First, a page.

As to the claims of harm to the clergy, [DE 5, pp 43-44], Plaintiffs have alleged only that
they fear that their performance of religious ceremonies for same-sex couples is illegal in North
Carolina, and may expose them to criminal prosecution and a civil fine. Plaintiffs did not allege
that any of the named Defendants, or any other North Carolina state officials, have actually
threatened any member of the clergy with prosecution for performing commitment ceremonies,
blessings or other purely religious rituals. Plaintiffs likewise did not claim that commitment
ceremonies or similar religious events for same-sex couples have not been performed across
North Carolina due to the alleged fear of the challenged statutes. Moreover, Plaintiffs have not
alleged that clergy have at any time been prosecuted in this State for performing religious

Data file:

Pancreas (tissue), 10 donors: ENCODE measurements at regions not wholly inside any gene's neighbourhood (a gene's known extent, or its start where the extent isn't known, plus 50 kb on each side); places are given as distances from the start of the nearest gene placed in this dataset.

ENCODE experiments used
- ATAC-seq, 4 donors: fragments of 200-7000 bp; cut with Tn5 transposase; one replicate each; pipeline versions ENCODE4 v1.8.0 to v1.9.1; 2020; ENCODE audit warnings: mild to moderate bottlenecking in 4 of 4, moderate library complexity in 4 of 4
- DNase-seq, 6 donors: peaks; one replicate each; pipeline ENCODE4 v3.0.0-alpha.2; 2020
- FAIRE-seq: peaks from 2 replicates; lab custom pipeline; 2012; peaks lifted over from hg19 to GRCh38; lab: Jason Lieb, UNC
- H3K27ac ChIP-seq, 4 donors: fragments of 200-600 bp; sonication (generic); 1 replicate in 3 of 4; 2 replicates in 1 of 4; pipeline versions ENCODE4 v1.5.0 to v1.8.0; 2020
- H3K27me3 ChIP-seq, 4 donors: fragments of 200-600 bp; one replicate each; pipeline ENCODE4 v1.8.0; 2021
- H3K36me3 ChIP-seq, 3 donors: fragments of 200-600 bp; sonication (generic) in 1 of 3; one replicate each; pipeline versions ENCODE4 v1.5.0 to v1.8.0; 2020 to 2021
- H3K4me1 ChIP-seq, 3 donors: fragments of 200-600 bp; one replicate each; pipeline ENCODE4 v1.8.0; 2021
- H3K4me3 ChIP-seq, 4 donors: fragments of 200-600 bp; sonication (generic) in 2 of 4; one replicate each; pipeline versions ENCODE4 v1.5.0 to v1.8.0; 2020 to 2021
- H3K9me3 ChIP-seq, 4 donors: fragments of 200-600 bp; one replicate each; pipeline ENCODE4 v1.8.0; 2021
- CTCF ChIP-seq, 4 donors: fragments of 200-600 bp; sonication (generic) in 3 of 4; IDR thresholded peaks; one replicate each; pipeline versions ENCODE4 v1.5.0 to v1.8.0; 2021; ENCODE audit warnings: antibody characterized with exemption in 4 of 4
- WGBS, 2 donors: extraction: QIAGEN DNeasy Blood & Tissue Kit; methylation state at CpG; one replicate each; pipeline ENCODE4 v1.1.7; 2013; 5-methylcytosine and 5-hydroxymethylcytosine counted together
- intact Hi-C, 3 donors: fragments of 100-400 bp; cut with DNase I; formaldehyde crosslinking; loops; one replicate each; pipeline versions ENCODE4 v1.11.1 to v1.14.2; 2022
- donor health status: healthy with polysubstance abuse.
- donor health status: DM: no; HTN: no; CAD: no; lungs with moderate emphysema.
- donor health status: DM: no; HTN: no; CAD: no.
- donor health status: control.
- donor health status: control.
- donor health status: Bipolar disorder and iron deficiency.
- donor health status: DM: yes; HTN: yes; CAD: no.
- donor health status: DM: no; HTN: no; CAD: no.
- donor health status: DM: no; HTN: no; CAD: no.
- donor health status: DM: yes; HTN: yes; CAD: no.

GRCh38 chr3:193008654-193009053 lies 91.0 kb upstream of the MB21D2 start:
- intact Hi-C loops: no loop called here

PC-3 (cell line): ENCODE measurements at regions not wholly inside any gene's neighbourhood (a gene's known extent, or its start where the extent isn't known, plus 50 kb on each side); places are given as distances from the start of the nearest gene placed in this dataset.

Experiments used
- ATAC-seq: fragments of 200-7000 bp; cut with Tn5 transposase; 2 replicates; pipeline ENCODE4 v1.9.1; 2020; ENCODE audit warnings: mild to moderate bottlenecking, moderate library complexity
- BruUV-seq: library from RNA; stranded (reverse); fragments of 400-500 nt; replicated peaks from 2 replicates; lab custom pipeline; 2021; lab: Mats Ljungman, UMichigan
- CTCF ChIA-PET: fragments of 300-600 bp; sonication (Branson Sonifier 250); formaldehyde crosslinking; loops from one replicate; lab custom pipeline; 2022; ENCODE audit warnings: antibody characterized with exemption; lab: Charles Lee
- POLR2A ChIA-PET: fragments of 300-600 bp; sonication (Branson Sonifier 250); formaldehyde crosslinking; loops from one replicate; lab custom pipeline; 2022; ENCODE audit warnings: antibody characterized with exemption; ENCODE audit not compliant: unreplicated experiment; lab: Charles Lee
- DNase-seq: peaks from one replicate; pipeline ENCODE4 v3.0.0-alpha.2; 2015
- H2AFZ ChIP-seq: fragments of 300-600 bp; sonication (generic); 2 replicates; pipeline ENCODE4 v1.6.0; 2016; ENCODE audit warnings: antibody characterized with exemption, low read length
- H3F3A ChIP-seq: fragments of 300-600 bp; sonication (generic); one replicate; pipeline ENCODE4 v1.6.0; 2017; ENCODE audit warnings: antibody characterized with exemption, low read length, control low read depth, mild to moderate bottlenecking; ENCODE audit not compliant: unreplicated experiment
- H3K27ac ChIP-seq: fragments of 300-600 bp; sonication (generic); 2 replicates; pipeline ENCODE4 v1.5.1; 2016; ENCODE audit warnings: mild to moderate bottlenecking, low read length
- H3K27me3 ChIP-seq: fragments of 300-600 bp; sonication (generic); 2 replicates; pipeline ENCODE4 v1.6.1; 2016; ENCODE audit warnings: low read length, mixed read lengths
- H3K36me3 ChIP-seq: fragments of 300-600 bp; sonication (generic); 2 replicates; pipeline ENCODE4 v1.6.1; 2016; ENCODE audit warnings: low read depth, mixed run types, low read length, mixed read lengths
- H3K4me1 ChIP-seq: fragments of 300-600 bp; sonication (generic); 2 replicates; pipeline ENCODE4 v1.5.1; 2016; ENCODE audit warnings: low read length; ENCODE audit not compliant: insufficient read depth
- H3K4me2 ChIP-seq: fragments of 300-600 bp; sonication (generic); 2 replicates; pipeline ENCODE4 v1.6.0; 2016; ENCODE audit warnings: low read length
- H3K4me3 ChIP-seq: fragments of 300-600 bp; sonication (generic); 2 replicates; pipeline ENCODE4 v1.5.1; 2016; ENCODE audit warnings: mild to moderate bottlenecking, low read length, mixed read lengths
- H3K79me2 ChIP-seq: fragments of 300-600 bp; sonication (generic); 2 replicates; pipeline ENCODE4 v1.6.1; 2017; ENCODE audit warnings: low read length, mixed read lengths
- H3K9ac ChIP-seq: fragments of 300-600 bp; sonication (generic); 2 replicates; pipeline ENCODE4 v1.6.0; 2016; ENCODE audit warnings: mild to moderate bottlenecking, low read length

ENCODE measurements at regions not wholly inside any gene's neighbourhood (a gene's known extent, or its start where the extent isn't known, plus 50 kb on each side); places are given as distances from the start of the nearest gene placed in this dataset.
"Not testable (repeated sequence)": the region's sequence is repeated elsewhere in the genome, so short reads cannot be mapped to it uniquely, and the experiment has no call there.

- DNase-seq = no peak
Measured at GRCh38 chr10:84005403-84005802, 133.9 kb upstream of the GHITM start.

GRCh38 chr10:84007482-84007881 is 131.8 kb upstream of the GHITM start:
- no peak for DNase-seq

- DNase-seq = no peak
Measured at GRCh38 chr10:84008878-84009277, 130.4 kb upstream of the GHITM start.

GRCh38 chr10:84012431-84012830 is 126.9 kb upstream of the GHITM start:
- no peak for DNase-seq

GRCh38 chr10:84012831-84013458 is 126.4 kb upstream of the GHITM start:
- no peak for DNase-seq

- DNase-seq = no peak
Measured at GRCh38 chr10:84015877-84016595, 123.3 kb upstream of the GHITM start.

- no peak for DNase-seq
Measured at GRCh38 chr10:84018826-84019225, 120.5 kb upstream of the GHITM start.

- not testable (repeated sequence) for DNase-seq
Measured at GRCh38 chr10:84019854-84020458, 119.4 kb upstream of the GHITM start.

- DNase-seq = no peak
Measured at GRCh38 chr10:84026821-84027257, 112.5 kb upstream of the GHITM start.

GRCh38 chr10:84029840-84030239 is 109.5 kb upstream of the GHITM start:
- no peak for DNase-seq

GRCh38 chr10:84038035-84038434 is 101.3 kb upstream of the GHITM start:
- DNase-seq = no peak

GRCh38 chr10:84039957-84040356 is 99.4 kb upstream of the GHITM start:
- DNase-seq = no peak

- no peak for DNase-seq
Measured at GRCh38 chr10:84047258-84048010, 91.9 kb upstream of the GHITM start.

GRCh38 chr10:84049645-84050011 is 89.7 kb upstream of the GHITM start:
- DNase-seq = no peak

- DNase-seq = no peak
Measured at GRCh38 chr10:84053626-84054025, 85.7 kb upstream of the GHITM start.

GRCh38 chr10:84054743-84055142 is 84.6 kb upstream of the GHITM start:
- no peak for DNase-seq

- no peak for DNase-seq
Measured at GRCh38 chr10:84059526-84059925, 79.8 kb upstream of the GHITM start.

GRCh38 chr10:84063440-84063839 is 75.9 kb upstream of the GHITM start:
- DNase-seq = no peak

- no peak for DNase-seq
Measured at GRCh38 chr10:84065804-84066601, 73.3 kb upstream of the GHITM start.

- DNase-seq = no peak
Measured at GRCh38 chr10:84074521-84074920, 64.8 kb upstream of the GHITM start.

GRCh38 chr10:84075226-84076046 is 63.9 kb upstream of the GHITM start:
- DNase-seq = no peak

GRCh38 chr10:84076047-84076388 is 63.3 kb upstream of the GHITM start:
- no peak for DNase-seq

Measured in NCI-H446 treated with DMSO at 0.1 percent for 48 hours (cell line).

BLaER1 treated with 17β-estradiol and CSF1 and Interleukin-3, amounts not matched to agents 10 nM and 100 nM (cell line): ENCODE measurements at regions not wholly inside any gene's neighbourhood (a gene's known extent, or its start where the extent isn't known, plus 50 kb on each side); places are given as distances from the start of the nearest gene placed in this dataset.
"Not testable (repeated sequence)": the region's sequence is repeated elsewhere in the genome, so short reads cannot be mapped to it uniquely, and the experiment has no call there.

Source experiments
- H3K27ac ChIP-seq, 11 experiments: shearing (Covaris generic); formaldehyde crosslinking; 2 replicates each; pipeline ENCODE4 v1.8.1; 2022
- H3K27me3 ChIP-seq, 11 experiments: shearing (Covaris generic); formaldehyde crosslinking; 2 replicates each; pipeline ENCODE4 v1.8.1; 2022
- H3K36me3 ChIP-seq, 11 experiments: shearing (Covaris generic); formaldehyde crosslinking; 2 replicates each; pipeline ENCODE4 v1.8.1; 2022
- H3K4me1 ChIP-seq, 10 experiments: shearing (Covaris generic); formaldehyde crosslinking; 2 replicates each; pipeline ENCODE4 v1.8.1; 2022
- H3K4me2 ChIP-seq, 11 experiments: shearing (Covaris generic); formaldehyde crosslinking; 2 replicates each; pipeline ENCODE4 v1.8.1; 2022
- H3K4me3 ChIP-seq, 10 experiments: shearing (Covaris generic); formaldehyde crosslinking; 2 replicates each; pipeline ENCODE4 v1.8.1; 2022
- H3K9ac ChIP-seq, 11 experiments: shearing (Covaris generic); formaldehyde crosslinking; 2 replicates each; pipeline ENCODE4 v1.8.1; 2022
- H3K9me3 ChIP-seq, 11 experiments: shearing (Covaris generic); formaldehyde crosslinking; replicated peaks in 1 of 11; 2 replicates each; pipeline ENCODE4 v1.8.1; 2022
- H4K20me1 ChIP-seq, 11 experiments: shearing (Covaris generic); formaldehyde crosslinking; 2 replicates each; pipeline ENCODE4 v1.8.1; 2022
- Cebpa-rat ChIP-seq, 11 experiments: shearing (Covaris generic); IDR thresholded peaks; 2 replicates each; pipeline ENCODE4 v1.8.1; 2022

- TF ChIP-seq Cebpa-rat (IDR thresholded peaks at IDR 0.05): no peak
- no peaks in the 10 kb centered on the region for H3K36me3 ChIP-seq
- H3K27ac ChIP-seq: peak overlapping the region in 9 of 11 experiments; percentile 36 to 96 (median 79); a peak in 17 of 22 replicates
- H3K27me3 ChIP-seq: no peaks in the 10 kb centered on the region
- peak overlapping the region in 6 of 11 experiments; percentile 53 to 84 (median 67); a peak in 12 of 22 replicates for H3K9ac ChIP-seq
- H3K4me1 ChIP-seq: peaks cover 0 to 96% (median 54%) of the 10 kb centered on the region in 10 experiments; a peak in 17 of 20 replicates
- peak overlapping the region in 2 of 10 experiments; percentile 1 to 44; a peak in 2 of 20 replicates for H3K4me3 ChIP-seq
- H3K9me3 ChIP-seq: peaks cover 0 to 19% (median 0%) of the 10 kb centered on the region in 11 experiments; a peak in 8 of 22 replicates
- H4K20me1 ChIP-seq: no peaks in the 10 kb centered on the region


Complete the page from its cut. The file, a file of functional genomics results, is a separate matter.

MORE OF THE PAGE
marriage ceremonies on behalf of same-sex couples. As this Court previously held [t]he
issuance of an injunction is not justified by the mere fact that irreparable harm may possibly
ensue if restraint is not imposed. . . . Injunctions will not be issued merely to allay the fears and
apprehensions or to soothe the anxieties of the parties. John Lemmon Films, Inc. v. Atl.
Releasing Corp., 617 F. Supp. 992, 996 (W.D.N.C. 1985) (citations omitted). Plaintiffs
requested preliminary injunction should therefore be denied.

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CONCLUSION